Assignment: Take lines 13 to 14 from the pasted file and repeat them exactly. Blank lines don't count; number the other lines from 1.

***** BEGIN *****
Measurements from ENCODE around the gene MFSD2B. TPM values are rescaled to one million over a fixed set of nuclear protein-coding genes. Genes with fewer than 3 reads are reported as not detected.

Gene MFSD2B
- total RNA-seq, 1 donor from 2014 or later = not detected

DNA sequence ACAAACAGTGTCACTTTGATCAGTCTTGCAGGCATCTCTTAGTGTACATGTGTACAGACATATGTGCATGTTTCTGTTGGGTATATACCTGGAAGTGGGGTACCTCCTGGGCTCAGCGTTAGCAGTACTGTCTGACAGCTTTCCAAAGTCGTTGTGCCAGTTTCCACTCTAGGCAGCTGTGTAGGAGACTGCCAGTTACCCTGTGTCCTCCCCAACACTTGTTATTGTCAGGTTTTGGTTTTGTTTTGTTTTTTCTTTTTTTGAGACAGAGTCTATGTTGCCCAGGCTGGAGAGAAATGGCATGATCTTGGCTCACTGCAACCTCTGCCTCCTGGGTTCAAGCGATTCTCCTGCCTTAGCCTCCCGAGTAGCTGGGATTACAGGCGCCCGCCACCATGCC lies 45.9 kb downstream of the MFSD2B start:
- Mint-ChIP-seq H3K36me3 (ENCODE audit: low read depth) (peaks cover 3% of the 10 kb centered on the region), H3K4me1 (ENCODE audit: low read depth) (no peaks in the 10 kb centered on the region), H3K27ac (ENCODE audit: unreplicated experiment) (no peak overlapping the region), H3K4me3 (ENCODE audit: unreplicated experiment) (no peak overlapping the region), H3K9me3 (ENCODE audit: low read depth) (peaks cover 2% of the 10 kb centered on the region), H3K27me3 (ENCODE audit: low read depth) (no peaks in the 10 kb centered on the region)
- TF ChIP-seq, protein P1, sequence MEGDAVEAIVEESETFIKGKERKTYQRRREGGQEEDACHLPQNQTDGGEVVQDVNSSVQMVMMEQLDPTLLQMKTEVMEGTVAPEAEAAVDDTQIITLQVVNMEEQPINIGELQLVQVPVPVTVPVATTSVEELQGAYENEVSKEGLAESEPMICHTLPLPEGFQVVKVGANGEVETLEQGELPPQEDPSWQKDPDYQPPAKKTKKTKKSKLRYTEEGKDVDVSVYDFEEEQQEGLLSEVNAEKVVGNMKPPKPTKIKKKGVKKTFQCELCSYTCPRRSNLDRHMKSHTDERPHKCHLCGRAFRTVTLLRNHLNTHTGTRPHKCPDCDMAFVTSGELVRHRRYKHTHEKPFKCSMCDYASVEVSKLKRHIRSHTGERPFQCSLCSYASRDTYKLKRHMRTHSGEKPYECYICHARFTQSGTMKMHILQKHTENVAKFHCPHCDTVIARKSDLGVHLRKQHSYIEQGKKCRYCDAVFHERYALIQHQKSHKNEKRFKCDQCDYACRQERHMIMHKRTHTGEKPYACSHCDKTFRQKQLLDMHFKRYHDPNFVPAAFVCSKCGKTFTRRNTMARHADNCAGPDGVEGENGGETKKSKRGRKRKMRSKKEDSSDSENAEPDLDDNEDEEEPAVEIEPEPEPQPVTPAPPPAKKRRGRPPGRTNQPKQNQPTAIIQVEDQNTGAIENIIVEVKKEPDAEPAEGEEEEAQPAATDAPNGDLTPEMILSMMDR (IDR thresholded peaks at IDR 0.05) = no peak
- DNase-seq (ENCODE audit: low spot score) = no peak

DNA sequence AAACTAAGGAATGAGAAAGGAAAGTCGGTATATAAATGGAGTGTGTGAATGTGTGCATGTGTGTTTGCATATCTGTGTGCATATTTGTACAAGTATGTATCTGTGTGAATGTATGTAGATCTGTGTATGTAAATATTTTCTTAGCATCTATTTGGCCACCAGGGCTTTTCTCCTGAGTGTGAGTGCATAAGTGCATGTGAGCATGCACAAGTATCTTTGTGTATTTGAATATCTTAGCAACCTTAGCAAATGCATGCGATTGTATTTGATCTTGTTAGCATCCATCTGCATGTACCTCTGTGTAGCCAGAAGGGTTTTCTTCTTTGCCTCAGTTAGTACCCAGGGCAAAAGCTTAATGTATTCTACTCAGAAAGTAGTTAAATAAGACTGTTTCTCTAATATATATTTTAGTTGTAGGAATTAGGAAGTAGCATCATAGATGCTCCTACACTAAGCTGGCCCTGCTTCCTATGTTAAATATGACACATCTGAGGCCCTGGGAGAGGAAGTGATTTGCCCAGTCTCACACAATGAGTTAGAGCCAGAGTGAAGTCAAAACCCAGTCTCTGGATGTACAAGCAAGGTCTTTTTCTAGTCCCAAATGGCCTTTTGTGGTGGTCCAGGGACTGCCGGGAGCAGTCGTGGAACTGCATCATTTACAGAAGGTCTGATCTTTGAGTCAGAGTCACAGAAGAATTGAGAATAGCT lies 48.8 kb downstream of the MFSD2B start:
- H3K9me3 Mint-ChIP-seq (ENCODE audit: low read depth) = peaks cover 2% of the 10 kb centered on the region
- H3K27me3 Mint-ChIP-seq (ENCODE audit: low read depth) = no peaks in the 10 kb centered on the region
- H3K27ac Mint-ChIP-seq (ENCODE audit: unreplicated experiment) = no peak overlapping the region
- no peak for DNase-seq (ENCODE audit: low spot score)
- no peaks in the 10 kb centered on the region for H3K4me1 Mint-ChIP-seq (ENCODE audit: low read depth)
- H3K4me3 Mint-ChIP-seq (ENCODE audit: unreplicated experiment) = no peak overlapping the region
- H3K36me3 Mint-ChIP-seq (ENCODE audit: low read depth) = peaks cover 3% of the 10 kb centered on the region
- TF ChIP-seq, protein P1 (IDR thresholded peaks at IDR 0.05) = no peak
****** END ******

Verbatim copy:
- no peaks in the 10 kb centered on the region for H3K4me1 Mint-ChIP-seq (ENCODE audit: low read depth)
- H3K4me3 Mint-ChIP-seq (ENCODE audit: unreplicated experiment) = no peak overlapping the region